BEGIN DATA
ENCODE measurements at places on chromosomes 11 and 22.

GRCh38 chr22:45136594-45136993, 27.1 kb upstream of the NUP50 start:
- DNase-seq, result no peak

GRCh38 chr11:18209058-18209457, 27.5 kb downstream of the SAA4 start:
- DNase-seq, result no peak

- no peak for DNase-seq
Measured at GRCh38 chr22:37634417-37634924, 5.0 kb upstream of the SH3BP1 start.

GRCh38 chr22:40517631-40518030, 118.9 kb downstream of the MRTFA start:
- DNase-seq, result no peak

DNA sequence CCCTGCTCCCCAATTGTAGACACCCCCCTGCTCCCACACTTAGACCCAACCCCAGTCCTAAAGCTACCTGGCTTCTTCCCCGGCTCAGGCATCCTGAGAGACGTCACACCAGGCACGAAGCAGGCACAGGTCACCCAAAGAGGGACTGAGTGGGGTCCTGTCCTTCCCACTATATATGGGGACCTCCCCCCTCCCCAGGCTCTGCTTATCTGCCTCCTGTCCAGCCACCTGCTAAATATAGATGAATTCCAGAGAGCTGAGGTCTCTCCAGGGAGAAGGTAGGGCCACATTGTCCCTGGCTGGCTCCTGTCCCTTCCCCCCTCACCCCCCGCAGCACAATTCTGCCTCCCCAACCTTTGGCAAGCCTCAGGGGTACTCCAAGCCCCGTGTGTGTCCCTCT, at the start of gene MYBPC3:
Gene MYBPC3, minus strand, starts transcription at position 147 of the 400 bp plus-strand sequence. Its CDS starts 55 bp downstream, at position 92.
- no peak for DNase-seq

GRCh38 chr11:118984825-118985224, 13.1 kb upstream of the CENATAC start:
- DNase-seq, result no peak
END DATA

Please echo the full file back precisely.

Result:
ENCODE measurements at places on chromosomes 11 and 22.

GRCh38 chr22:45136594-45136993, 27.1 kb upstream of the NUP50 start:
- DNase-seq, result no peak

GRCh38 chr11:18209058-18209457, 27.5 kb downstream of the SAA4 start:
- DNase-seq, result no peak

- no peak for DNase-seq
Measured at GRCh38 chr22:37634417-37634924, 5.0 kb upstream of the SH3BP1 start.

GRCh38 chr22:40517631-40518030, 118.9 kb downstream of the MRTFA start:
- DNase-seq, result no peak

DNA sequence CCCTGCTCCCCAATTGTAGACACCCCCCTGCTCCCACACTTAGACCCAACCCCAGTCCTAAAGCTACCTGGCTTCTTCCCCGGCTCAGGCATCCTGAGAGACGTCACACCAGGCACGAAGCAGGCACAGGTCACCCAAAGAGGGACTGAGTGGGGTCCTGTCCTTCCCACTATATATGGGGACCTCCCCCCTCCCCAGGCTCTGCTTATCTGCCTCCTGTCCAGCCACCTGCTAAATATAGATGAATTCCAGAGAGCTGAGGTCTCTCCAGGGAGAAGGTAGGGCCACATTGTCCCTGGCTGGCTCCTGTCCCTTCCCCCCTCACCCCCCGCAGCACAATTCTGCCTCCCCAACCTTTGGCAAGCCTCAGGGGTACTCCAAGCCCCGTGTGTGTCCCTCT, at the start of gene MYBPC3:
Gene MYBPC3, minus strand, starts transcription at position 147 of the 400 bp plus-strand sequence. Its CDS starts 55 bp downstream, at position 92.
- no peak for DNase-seq

GRCh38 chr11:118984825-118985224, 13.1 kb upstream of the CENATAC start:
- DNase-seq, result no peak